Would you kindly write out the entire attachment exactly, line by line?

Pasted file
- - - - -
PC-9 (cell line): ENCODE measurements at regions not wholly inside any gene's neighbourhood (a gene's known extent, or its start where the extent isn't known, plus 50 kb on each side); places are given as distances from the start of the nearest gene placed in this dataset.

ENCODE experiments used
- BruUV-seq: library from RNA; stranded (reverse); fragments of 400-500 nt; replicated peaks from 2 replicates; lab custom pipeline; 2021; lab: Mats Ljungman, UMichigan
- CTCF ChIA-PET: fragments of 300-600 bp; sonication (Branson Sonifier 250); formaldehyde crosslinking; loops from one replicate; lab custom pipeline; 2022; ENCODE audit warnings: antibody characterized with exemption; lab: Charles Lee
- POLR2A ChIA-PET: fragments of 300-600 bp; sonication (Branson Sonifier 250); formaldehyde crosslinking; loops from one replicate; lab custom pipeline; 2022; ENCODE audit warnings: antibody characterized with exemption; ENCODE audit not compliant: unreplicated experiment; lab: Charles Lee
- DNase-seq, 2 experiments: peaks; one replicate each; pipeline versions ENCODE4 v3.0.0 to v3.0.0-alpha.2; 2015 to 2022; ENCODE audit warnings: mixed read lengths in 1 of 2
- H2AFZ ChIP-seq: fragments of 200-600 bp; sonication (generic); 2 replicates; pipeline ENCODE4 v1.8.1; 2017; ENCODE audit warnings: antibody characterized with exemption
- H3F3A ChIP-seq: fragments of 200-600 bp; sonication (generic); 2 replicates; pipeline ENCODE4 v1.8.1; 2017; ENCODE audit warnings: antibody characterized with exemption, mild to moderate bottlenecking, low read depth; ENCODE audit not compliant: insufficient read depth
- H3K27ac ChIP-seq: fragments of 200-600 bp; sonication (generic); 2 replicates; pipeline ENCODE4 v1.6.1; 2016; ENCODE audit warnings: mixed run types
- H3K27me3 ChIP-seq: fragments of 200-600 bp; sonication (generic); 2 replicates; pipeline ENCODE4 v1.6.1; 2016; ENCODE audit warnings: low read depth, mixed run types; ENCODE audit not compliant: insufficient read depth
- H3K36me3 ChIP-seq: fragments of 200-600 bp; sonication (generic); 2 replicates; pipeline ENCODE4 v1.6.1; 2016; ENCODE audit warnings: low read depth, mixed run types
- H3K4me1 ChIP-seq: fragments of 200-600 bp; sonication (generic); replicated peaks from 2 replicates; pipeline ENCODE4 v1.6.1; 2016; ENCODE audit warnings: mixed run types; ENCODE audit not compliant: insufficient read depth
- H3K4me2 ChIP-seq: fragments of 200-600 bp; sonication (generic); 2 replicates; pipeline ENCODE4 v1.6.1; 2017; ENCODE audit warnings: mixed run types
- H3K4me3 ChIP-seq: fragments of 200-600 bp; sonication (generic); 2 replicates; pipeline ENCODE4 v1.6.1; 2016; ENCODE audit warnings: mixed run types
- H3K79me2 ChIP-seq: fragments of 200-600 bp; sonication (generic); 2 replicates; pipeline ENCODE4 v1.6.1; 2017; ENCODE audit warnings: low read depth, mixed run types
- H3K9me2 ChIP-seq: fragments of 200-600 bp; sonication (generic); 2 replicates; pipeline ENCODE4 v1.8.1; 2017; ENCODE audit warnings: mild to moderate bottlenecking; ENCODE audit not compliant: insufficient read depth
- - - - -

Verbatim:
PC-9 (cell line): ENCODE measurements at regions not wholly inside any gene's neighbourhood (a gene's known extent, or its start where the extent isn't known, plus 50 kb on each side); places are given as distances from the start of the nearest gene placed in this dataset.

ENCODE experiments used
- BruUV-seq: library from RNA; stranded (reverse); fragments of 400-500 nt; replicated peaks from 2 replicates; lab custom pipeline; 2021; lab: Mats Ljungman, UMichigan
- CTCF ChIA-PET: fragments of 300-600 bp; sonication (Branson Sonifier 250); formaldehyde crosslinking; loops from one replicate; lab custom pipeline; 2022; ENCODE audit warnings: antibody characterized with exemption; lab: Charles Lee
- POLR2A ChIA-PET: fragments of 300-600 bp; sonication (Branson Sonifier 250); formaldehyde crosslinking; loops from one replicate; lab custom pipeline; 2022; ENCODE audit warnings: antibody characterized with exemption; ENCODE audit not compliant: unreplicated experiment; lab: Charles Lee
- DNase-seq, 2 experiments: peaks; one replicate each; pipeline versions ENCODE4 v3.0.0 to v3.0.0-alpha.2; 2015 to 2022; ENCODE audit warnings: mixed read lengths in 1 of 2
- H2AFZ ChIP-seq: fragments of 200-600 bp; sonication (generic); 2 replicates; pipeline ENCODE4 v1.8.1; 2017; ENCODE audit warnings: antibody characterized with exemption
- H3F3A ChIP-seq: fragments of 200-600 bp; sonication (generic); 2 replicates; pipeline ENCODE4 v1.8.1; 2017; ENCODE audit warnings: antibody characterized with exemption, mild to moderate bottlenecking, low read depth; ENCODE audit not compliant: insufficient read depth
- H3K27ac ChIP-seq: fragments of 200-600 bp; sonication (generic); 2 replicates; pipeline ENCODE4 v1.6.1; 2016; ENCODE audit warnings: mixed run types
- H3K27me3 ChIP-seq: fragments of 200-600 bp; sonication (generic); 2 replicates; pipeline ENCODE4 v1.6.1; 2016; ENCODE audit warnings: low read depth, mixed run types; ENCODE audit not compliant: insufficient read depth
- H3K36me3 ChIP-seq: fragments of 200-600 bp; sonication (generic); 2 replicates; pipeline ENCODE4 v1.6.1; 2016; ENCODE audit warnings: low read depth, mixed run types
- H3K4me1 ChIP-seq: fragments of 200-600 bp; sonication (generic); replicated peaks from 2 replicates; pipeline ENCODE4 v1.6.1; 2016; ENCODE audit warnings: mixed run types; ENCODE audit not compliant: insufficient read depth
- H3K4me2 ChIP-seq: fragments of 200-600 bp; sonication (generic); 2 replicates; pipeline ENCODE4 v1.6.1; 2017; ENCODE audit warnings: mixed run types
- H3K4me3 ChIP-seq: fragments of 200-600 bp; sonication (generic); 2 replicates; pipeline ENCODE4 v1.6.1; 2016; ENCODE audit warnings: mixed run types
- H3K79me2 ChIP-seq: fragments of 200-600 bp; sonication (generic); 2 replicates; pipeline ENCODE4 v1.6.1; 2017; ENCODE audit warnings: low read depth, mixed run types
- H3K9me2 ChIP-seq: fragments of 200-600 bp; sonication (generic); 2 replicates; pipeline ENCODE4 v1.8.1; 2017; ENCODE audit warnings: mild to moderate bottlenecking; ENCODE audit not compliant: insufficient read depth